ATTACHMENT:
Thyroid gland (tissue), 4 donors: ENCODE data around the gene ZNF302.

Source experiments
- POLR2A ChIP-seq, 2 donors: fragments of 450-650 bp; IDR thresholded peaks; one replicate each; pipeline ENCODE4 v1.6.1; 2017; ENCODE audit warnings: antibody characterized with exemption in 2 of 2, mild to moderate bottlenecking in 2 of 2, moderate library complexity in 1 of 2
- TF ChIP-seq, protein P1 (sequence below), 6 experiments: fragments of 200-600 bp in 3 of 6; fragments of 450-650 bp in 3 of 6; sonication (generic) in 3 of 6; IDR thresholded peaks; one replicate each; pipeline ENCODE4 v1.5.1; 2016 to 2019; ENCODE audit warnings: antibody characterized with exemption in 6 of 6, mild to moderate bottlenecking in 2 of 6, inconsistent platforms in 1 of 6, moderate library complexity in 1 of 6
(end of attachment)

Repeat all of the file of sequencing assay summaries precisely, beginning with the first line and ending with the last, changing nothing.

Thyroid gland (tissue), 4 donors: ENCODE data around the gene ZNF302.

Source experiments
- POLR2A ChIP-seq, 2 donors: fragments of 450-650 bp; IDR thresholded peaks; one replicate each; pipeline ENCODE4 v1.6.1; 2017; ENCODE audit warnings: antibody characterized with exemption in 2 of 2, mild to moderate bottlenecking in 2 of 2, moderate library complexity in 1 of 2
- TF ChIP-seq, protein P1 (sequence below), 6 experiments: fragments of 200-600 bp in 3 of 6; fragments of 450-650 bp in 3 of 6; sonication (generic) in 3 of 6; IDR thresholded peaks; one replicate each; pipeline ENCODE4 v1.5.1; 2016 to 2019; ENCODE audit warnings: antibody characterized with exemption in 6 of 6, mild to moderate bottlenecking in 2 of 6, inconsistent platforms in 1 of 6, moderate library complexity in 1 of 6